Why is my VPN so Slow?

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Why is my VPN so Slow?

Updated: March 30, 2016

Quick Answer

There could be a number of reasons why your VPN connection seems to be quite slow. These can range from problems with your internet connection or your device, being connected to a server a long way away, and interference from other software. There are usually simple solutions to many of these problems, and in this article, we will outline a few of the most common ones for you.

Detailed Answer

Quite simply, there could be a number of different reasons why your VPN connection seems slow. Some of these are related to the VPN itself, others may be as a result of different factors. But in most cases there are a few simple tips you can follow to try and improve things.

However, the first thing all VPN users should note is that using a VPN is always likely to slow down your internet connection a little bit.

A VPN connection involves routing your internet connection down an encrypted pathway to a remote server, and then onto the site you are trying to visit. Both the diversion and the additional security provisions of encrypting all of the data being sent and received by your machine are likely to have a small impact on your connection speed.

It is therefore a little bit like a contraflow system on a motorway. You are sent down a different route and slowed down a bit for your own safety, but in the end you still get where you needed to go.

For the most part, a VPN connection shouldn’t slow your service down more than 10% or 15%. Many users may not notice any difference at all. However, if your connection seems to be noticeably slower than this, there may another factor at play and there are a number of solutions which may help you to fix the problem.

The most common of these include:

1. Change your Server: Sometimes, if you are connected to a server a long way from where you are located, this can have an effect on the speed on your connection. This is as a result of lower latency usually, but also if the server is a popular one, congestion can also be a factor.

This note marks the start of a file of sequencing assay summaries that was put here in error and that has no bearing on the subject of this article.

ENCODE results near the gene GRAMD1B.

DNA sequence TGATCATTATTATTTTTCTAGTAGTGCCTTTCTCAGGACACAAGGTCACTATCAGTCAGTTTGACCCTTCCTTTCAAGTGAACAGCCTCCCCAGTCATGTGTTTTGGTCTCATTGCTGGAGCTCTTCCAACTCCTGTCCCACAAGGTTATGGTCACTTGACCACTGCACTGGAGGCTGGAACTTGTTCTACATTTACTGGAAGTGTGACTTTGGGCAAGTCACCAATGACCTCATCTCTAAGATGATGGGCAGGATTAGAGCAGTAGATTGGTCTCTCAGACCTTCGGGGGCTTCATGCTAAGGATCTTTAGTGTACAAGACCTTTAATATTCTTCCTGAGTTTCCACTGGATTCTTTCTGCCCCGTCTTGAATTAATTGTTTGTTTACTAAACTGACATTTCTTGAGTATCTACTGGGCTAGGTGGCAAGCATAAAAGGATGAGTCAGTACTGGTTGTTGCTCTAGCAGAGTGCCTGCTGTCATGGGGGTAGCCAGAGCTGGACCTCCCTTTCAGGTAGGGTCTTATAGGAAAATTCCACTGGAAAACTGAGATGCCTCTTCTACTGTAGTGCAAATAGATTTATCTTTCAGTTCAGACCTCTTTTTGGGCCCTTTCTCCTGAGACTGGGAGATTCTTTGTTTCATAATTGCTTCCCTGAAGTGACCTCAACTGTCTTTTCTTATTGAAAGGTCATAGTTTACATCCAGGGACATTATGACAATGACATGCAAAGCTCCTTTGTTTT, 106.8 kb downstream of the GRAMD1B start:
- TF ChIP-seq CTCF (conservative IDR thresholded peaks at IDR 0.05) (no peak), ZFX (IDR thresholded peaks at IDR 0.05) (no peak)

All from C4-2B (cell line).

To get around this, by far the easiest thing to do is change servers, ideally to one closer to where you are located. Choosing one in a less popular location (usually somewhere most people are not familiar with) can also prove effective as well.

2. Improve your Internet Connection: VPNs are reliant on your internet connection. Therefore, if your Wi-Fi connection is not especially strong, this can in turn affect the function of your VPN. If you think this might be a problem, try moving closer to your router or even investing in a faster connection.

Another simple trick is to connect to the internet via a wired connection rather than a Wi-Fi one. Because Wi-Fi connection use a shared channel to transmit data, other users can slow the service. If you are connected via a wire, you are the sole user of the connection and should therefore get maximum speeds out of it.

3. Change Devices: Some devices, particularly older ones, find the encryption requirements of a VPN connection difficult to cope with and the speed on them can slow as a result. Devices that might be susceptible to this problem include early iOS and Android devices, NAS, and even some routers.

If you are using such a device and experiencing slow speeds, the only real option for you is to invest in a more modern device which is able to cope better.

4. Restart Your Modem: If your modem hasn’t been switched off in a while, this can lead to it slowing down due to issues such as memory leaks. A quick restart of the device shouldn’t take more than a few moments and can lead to a noticeable increase in your connection speed.

5. Restart Your Device: The old ‘have you tried turning it off and on again’ trick is a cliché these days, but it does work. If you leave your computer or tablet turned on for a long period of time this can lead to free memory or resources running low, and a subsequent impact on performance.

Restarting the device will solve this problem and should help the speed of your connection improve pretty swiftly.

6. Try a different connection: Sometimes there is a problem with your ISP which affects your connection speeds. The easiest way to check this out is to connect somewhere else, such as using a public Wi-Fi network or a personal hotspot from your mobile phone, and see if the service improves. If it does, the problem is likely to be with your ISP.

7. Temporarily Disable Local Security Software: Your security software can slow a VPN connection down by checking each packet of data being sent. By temporarily switching it off you can find out if this is a problem, and if it is look into finding an alternative which impacts your service less.


There are various reasons why your VPN might be running slowly, but with a few simple checks and some due diligence, you should be able to easily deduce the cause of the problem and work out how best you can resolve it.

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